near death

Fear is not unfounded when catastrophe is looming nearby. An encounter with failure can be a near death experience that inspires new perspective.

My father, Rev. Edwin Lynn’s favourite sermon was titled “It Could Have Been Otherwise” which talked about the life affirming impact of a near death experience he had when a tree fell on his car. A number of friends who have survived cancer describe how the experience shifted their life priorities putting greater emphasis on a seizing and appreciating each day.

Such mortal danger confronts businesses as well. Harvard Business Review published a piece “Companies Can’t Be Great Unless They’ve Almost Failed” which describe

  • · “But the more important part of the story, the lesson that applies to all kinds of companies in all sorts of fields, is that every one of these star performers faced at least one ‘near-death experience’ during the course of its long-term success. I don’t mean a few quarters of sluggish growth or a one-time product flop, but a radical shift in its market, a major technology disruption, or a disastrous strategic bet that threatened the company’s very existence. In the case of Balchem, a huge investment in a new coating technology was so slow to pay off that the company lost 53% of its market value in less than 13 months. Ultimately, it took “patience, grit, and good luck” to transform Balchem from a basket case to a superstock… ‘When it comes to innovation,’ she argued, ‘the same hard-won experience, best practices, and processes that are the cornerstones of an organization’s success may be more like millstones that threaten to sink it. Said another way, the weight of what we know, especially what we collectively ‘know,’ kills innovation…Why can knowledge and experience be so lethal to innovation? Because when we become expert, we often trade our ‘what if’ flights of fancy for the grounded reality of ‘what is.’”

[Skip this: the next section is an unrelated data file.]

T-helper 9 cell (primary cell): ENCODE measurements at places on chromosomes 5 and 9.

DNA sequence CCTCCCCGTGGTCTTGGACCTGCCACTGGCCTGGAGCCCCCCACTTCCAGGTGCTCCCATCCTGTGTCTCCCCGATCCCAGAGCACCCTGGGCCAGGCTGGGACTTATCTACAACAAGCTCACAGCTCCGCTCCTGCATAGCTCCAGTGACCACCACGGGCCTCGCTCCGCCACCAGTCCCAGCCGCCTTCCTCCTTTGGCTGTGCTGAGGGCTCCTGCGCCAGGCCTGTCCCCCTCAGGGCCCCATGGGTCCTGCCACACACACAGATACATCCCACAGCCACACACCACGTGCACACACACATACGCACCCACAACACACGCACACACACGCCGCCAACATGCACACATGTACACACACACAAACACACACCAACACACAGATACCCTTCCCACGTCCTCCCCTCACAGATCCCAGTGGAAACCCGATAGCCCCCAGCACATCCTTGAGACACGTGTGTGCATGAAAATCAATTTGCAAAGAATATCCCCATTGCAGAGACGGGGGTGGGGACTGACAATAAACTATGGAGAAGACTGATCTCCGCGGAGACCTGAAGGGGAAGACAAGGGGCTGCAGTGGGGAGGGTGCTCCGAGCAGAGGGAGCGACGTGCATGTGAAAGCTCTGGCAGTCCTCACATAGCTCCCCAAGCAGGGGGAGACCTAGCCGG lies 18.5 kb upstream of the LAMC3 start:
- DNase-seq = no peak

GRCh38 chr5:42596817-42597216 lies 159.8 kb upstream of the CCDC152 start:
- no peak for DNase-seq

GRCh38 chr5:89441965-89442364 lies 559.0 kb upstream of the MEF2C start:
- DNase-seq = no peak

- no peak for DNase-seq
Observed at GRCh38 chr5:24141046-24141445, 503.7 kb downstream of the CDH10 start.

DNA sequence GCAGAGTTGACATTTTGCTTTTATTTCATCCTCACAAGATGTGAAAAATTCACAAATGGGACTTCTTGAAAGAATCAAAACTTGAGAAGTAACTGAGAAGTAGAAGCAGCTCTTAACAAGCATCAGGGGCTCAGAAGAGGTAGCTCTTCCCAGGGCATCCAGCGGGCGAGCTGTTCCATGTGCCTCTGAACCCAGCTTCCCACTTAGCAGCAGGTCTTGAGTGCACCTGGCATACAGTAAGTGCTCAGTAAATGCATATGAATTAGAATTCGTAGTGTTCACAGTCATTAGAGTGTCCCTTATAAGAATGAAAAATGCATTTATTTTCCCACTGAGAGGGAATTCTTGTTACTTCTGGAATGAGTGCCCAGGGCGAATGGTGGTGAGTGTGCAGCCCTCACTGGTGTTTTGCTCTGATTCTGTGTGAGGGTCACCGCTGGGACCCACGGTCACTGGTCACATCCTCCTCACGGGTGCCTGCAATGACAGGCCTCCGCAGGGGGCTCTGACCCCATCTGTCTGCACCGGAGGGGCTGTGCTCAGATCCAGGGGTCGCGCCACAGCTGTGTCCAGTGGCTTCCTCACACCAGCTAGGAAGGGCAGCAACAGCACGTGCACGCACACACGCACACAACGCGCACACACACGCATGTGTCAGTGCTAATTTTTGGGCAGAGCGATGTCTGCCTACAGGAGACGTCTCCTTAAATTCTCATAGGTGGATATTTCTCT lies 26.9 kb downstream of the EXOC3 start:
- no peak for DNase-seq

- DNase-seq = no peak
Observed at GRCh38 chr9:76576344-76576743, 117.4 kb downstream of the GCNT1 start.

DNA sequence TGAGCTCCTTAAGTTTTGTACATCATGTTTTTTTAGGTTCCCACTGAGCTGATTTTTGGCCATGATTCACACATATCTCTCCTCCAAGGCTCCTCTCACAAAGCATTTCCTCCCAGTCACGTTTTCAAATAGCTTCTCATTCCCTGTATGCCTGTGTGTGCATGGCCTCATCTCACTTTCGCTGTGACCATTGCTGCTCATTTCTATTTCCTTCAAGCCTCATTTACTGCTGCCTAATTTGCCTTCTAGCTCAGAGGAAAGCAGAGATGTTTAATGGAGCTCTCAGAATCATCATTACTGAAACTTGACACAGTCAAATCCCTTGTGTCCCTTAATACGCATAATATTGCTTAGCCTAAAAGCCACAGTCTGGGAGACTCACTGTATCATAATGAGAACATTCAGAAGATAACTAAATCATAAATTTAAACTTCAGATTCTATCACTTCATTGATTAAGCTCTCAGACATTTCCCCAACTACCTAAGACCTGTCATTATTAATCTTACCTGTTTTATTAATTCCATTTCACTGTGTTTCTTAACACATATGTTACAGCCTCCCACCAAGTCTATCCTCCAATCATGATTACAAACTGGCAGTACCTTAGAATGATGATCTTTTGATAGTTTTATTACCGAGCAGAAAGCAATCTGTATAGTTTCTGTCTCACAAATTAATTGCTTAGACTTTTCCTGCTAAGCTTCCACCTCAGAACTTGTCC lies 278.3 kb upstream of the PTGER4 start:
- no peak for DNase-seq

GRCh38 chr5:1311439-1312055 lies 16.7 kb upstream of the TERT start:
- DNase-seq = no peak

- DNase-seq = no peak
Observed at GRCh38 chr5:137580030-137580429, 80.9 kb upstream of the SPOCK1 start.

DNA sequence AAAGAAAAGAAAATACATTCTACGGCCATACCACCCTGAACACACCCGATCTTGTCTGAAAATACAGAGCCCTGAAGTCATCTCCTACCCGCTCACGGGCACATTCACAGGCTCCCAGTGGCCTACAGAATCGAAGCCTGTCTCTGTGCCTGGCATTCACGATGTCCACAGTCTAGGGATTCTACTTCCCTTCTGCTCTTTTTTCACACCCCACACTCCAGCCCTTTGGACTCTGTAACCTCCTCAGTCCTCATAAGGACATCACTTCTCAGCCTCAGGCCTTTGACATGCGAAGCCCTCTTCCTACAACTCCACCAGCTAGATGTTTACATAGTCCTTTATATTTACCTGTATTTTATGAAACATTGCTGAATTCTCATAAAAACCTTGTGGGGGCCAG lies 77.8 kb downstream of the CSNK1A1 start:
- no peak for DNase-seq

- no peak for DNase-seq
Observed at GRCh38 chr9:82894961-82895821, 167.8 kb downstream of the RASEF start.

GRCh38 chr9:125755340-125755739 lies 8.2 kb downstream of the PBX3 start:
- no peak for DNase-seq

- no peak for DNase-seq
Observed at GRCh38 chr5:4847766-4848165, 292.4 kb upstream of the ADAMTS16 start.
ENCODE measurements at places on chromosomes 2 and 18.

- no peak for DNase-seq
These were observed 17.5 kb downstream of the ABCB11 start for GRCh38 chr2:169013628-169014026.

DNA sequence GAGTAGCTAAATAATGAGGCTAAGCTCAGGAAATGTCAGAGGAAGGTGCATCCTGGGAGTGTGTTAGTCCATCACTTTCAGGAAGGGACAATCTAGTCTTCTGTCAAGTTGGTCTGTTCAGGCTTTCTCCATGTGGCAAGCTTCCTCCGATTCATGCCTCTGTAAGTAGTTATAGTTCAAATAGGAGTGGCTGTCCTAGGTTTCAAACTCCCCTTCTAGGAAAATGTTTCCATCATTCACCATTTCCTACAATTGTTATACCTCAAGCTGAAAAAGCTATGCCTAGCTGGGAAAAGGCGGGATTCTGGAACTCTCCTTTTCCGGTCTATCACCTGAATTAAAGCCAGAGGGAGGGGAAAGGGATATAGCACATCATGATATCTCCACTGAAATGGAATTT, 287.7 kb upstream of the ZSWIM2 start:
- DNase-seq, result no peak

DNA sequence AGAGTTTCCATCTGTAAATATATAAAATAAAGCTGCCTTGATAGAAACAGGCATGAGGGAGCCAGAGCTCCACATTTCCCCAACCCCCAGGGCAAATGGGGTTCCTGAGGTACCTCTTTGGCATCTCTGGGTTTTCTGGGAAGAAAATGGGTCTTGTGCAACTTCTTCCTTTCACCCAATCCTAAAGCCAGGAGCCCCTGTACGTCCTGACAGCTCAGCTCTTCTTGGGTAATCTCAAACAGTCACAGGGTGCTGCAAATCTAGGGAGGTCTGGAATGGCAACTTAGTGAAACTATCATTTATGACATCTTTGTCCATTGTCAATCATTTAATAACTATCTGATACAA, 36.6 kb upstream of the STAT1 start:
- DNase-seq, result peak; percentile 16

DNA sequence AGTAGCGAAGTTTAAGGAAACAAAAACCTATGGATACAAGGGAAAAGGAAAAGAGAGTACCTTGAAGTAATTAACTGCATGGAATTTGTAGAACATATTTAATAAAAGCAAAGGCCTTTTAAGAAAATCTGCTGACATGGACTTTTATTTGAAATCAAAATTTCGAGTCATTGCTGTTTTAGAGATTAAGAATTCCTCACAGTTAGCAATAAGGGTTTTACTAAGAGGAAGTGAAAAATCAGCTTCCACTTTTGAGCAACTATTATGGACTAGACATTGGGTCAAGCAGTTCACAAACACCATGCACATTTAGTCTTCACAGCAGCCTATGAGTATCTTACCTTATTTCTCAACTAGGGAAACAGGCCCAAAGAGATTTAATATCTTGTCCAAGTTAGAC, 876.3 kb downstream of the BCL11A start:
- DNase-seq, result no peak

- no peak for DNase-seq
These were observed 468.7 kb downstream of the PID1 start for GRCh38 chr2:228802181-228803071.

The scourge of the pandemic has confronted individuals and businesses with more life-and-death consequences than either have experienced for over a generation.  And the world inches out of the worst impact, the silver linings are to be treasured (eg.  revolution in work practices), the harsh lessons must not be forgotten (eg.  preparedness), and appreciation for simple things should be accentuated to new heights (eg.  an evening with friends).

In my dad’s talk, he reads the Jane Kenyon poem “Otherwise” which poignantly portrays the appreciation that near death experiences evoke:


  • I got out of bed
    on two strong legs.
    It might have been
    otherwise. I ate
    cereal, sweet
    milk, ripe, flawless
    peach. It might
    have been otherwise.
    I took the dog uphill
    to the birch wood.
    All morning I did
    the work I love.
    At noon I lay down
    with my mate. It might
    have been otherwise.
    We ate dinner together
    at a table with silver
    candlesticks. It might
    have been otherwise.
    I slept in a bed
    in a room with paintings
    on the walls, and
    planned another day
    just like this day.
    But one day, I know,
    it will be otherwise